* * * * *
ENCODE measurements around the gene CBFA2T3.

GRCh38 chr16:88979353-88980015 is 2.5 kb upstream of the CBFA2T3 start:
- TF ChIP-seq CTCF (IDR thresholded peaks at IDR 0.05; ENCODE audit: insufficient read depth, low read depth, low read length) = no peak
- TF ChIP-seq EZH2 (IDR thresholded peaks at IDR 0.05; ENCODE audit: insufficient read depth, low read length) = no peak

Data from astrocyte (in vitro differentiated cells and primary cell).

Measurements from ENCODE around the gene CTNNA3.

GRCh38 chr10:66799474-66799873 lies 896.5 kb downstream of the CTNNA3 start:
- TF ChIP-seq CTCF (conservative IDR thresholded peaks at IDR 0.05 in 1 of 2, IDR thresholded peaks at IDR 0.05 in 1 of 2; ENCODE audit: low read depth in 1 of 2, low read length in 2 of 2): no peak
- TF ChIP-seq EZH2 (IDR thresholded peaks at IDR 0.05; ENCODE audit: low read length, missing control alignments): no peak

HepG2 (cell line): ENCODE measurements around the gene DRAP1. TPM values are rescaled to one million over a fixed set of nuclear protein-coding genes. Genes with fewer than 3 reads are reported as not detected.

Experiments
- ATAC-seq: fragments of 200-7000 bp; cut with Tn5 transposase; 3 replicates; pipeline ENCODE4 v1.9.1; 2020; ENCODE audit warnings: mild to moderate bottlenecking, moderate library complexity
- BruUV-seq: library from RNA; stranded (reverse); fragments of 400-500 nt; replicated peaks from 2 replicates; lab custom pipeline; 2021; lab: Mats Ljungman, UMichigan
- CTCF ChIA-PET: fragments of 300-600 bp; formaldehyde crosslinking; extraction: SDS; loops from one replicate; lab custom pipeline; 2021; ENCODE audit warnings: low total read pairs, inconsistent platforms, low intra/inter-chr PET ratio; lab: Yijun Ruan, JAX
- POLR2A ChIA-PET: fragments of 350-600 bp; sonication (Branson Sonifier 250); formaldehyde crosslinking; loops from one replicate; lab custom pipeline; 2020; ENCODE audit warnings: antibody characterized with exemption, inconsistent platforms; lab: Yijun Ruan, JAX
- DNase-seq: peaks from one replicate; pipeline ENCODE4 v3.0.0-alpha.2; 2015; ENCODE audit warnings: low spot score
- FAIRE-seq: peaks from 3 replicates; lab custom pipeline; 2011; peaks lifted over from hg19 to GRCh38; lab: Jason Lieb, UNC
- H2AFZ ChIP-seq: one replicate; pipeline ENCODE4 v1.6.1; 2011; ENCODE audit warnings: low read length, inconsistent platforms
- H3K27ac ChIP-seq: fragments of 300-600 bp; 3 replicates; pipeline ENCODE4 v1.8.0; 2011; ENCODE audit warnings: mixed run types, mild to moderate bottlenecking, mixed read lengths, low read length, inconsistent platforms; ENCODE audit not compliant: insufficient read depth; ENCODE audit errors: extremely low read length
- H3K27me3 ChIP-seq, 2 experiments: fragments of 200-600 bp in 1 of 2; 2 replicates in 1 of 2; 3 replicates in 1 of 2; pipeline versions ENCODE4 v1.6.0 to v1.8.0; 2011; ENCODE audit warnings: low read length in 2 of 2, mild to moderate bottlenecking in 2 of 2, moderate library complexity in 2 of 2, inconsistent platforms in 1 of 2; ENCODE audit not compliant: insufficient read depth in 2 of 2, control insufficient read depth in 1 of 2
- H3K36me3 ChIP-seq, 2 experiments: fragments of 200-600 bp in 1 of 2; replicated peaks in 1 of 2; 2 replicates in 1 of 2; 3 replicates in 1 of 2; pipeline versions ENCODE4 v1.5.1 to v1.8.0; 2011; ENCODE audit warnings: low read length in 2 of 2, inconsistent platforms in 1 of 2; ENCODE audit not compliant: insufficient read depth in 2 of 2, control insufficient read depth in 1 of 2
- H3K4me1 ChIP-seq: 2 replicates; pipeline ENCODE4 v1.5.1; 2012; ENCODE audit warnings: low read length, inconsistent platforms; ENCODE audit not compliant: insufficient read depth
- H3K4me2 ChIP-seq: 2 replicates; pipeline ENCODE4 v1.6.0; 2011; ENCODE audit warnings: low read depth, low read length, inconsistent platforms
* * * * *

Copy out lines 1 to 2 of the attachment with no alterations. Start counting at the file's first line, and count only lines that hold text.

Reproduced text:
ENCODE measurements around the gene CBFA2T3.

GRCh38 chr16:88979353-88980015 is 2.5 kb upstream of the CBFA2T3 start: